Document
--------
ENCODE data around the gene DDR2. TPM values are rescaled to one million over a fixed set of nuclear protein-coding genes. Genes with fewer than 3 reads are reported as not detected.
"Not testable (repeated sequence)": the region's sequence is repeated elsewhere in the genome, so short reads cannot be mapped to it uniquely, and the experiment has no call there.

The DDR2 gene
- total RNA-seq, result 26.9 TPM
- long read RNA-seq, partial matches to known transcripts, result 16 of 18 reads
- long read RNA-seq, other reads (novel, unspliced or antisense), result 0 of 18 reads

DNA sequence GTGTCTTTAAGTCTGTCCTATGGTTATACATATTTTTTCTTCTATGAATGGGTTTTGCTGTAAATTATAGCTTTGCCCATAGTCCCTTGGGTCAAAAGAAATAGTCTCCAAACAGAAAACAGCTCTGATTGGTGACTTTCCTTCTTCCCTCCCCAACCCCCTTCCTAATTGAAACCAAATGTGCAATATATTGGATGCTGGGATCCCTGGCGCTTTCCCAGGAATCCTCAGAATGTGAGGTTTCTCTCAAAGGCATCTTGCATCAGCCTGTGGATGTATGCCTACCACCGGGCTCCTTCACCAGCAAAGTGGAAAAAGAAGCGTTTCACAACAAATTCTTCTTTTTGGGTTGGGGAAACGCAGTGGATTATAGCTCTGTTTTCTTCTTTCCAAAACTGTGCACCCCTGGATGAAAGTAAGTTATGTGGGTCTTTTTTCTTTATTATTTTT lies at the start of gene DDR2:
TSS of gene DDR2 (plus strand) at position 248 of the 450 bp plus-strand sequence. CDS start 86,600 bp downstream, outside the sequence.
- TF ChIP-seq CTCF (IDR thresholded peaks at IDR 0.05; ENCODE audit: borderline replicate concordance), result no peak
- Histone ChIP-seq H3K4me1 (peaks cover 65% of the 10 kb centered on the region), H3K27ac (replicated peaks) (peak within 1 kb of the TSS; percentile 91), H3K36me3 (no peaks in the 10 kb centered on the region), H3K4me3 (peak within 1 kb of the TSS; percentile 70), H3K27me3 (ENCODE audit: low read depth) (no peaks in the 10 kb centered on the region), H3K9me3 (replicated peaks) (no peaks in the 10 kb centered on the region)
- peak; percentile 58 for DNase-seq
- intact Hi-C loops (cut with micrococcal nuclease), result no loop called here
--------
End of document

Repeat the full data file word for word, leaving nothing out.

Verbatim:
ENCODE data around the gene DDR2. TPM values are rescaled to one million over a fixed set of nuclear protein-coding genes. Genes with fewer than 3 reads are reported as not detected.
"Not testable (repeated sequence)": the region's sequence is repeated elsewhere in the genome, so short reads cannot be mapped to it uniquely, and the experiment has no call there.

The DDR2 gene
- total RNA-seq, result 26.9 TPM
- long read RNA-seq, partial matches to known transcripts, result 16 of 18 reads
- long read RNA-seq, other reads (novel, unspliced or antisense), result 0 of 18 reads

DNA sequence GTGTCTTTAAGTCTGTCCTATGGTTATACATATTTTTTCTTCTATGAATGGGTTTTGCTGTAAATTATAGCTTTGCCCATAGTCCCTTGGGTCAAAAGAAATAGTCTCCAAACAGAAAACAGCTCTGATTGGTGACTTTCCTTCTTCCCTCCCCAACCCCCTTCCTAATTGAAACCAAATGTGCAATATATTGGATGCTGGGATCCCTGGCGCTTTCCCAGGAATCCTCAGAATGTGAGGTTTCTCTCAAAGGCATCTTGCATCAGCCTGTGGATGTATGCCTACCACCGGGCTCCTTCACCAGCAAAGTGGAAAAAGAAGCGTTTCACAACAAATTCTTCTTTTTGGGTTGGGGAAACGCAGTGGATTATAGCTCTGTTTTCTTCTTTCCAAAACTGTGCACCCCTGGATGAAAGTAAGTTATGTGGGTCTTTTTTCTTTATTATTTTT lies at the start of gene DDR2:
TSS of gene DDR2 (plus strand) at position 248 of the 450 bp plus-strand sequence. CDS start 86,600 bp downstream, outside the sequence.
- TF ChIP-seq CTCF (IDR thresholded peaks at IDR 0.05; ENCODE audit: borderline replicate concordance), result no peak
- Histone ChIP-seq H3K4me1 (peaks cover 65% of the 10 kb centered on the region), H3K27ac (replicated peaks) (peak within 1 kb of the TSS; percentile 91), H3K36me3 (no peaks in the 10 kb centered on the region), H3K4me3 (peak within 1 kb of the TSS; percentile 70), H3K27me3 (ENCODE audit: low read depth) (no peaks in the 10 kb centered on the region), H3K9me3 (replicated peaks) (no peaks in the 10 kb centered on the region)
- peak; percentile 58 for DNase-seq
- intact Hi-C loops (cut with micrococcal nuclease), result no loop called here